Turkish government imposes higher fines for stockpiling amid soaring inflation

The Turkish parliament late Wednesday passed a law increasing fines for stockpiling in the face of the sharp fluctuations in the prices of goods in Turkey as the annual inflation has soared to a 19-year high.

The law envisages imposing higher fines between 100,000 Turkish Liras (around 7,334 U.S. dollars) and 2 million Turkish Liras (around 146, 685 dollars).

The law increases penalties for manufacturers, suppliers and retail businesses who engage in activities that cause disequilibrium in the market, hinder consumers’ access to goods, and distort free competition.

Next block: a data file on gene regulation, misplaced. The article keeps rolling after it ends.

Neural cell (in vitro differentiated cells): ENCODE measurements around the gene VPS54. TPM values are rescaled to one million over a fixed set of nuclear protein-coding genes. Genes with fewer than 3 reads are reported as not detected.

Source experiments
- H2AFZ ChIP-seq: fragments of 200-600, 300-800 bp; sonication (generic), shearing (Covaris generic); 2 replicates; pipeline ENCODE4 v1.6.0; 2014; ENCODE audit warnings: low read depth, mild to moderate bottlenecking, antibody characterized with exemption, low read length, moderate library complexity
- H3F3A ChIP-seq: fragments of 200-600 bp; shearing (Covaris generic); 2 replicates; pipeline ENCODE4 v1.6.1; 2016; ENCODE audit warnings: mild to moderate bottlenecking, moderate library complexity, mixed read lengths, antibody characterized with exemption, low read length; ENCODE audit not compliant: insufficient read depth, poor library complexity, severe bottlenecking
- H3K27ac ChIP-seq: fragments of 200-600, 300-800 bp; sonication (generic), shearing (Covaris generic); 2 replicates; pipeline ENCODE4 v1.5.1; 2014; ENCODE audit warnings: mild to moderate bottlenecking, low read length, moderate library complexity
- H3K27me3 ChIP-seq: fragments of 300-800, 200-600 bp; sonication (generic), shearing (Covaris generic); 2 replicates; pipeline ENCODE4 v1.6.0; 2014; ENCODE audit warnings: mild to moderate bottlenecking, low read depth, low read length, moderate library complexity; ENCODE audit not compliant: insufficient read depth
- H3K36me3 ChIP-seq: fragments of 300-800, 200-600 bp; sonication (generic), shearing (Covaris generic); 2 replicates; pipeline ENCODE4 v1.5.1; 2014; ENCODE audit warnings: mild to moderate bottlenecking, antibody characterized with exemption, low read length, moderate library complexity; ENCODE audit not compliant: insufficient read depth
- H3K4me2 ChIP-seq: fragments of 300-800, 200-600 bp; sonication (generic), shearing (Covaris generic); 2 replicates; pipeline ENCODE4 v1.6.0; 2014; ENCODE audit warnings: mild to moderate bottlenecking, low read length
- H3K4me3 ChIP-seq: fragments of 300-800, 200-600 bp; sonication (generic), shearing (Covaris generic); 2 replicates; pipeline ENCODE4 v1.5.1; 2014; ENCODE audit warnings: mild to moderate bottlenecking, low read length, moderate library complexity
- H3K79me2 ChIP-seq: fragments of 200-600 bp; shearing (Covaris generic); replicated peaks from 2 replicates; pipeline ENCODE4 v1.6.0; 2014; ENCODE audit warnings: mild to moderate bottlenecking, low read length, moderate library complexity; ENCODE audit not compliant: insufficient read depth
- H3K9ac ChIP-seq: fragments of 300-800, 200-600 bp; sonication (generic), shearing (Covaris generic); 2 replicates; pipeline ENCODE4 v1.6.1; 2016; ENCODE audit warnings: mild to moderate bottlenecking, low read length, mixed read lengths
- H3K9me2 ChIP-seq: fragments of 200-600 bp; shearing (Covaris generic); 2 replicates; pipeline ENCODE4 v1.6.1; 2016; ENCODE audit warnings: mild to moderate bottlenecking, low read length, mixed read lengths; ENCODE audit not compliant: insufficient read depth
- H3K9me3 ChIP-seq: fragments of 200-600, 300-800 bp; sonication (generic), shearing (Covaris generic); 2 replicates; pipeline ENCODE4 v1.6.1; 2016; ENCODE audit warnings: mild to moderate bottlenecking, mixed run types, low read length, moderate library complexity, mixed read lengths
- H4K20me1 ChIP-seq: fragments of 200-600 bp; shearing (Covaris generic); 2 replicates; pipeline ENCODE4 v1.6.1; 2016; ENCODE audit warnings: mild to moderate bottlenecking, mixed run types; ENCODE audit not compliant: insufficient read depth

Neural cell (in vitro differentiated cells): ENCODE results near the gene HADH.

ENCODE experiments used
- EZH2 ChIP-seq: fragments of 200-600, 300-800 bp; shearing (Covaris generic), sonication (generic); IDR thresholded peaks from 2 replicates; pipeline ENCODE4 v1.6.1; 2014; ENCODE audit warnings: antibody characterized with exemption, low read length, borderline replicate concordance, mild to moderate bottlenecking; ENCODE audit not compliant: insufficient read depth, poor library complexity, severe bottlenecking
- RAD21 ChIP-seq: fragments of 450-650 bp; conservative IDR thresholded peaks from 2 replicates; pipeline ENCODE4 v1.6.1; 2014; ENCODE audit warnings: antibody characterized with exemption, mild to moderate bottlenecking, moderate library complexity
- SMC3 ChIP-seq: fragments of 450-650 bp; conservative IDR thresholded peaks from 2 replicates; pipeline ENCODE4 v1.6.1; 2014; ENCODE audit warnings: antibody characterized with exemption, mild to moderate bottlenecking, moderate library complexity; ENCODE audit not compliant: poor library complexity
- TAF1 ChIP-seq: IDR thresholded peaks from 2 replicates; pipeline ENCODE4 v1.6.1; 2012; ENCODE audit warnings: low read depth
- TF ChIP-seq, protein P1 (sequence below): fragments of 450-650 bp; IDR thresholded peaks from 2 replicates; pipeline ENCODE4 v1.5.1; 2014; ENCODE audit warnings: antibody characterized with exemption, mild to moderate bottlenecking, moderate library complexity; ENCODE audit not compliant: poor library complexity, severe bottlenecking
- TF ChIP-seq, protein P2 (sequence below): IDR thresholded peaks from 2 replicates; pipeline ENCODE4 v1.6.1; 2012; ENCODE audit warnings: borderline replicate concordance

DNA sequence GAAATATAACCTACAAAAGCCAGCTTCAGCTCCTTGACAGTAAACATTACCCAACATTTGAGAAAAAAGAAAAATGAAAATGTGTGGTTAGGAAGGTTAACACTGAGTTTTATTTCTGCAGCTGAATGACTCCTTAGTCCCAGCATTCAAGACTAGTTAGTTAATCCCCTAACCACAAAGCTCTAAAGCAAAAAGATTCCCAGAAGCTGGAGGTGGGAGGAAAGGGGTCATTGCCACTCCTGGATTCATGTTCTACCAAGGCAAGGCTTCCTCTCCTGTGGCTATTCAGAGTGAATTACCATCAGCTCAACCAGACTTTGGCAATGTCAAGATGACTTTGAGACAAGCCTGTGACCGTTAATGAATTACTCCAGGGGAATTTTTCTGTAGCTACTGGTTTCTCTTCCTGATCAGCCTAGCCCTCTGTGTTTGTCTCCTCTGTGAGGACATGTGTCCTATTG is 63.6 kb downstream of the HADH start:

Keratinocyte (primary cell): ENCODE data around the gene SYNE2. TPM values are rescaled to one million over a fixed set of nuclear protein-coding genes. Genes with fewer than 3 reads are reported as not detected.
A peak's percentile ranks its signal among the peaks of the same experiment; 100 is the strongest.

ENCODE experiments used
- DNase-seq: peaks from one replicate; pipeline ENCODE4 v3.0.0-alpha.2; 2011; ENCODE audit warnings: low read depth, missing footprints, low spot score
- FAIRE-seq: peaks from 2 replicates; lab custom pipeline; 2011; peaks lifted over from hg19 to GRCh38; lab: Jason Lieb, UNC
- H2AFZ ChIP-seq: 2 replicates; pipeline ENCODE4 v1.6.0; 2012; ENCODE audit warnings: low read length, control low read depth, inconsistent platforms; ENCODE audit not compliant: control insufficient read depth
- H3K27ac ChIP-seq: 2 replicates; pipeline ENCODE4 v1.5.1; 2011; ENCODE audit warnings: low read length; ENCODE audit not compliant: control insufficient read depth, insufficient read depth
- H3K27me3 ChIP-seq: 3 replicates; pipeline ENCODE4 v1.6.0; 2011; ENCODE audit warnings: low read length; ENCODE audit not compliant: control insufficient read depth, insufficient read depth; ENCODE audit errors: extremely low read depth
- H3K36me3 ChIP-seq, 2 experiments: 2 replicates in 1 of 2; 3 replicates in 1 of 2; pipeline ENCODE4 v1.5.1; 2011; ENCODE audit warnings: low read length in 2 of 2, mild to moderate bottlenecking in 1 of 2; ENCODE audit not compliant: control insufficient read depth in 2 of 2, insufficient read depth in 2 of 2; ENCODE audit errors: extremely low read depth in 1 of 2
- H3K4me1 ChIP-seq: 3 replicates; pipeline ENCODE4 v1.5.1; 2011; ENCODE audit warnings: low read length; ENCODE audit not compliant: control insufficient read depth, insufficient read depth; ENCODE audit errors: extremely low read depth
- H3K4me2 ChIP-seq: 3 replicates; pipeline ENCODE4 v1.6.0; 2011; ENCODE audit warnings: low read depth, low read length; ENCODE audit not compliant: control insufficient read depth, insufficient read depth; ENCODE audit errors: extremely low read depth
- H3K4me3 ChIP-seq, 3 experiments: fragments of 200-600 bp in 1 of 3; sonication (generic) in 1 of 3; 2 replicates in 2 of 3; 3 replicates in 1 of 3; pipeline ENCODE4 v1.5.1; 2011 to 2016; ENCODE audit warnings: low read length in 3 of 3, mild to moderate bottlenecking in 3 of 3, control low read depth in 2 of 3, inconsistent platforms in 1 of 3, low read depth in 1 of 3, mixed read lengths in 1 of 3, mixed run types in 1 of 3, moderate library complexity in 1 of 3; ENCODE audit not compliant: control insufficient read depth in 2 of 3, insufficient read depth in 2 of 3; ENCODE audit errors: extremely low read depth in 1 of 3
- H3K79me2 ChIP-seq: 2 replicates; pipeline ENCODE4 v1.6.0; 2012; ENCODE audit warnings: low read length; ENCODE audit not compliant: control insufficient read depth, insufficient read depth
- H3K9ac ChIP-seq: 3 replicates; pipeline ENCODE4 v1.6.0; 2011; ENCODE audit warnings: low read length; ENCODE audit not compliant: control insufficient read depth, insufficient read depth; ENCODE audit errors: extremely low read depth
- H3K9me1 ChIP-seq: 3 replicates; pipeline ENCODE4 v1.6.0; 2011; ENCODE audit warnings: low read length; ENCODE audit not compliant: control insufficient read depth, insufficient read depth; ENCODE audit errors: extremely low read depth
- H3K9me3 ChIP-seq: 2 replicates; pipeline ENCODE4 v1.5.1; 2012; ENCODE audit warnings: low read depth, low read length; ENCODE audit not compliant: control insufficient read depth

Turkish President Recep Tayyip Erdogan has pledged to calm price fluctuations arguing that the prices of goods are rising due to global trends, also because of “greed,” and stockpiling in local markets.

Turkey’s annual inflation topped 36 percent, according to the figures of December.

Due to a slump of the Turkish currency lira, consumer prices increased by 13.58 percent in December alone.

The Turkish lira has lost more than 40 percent of its value last year against the U.S. dollar. ■

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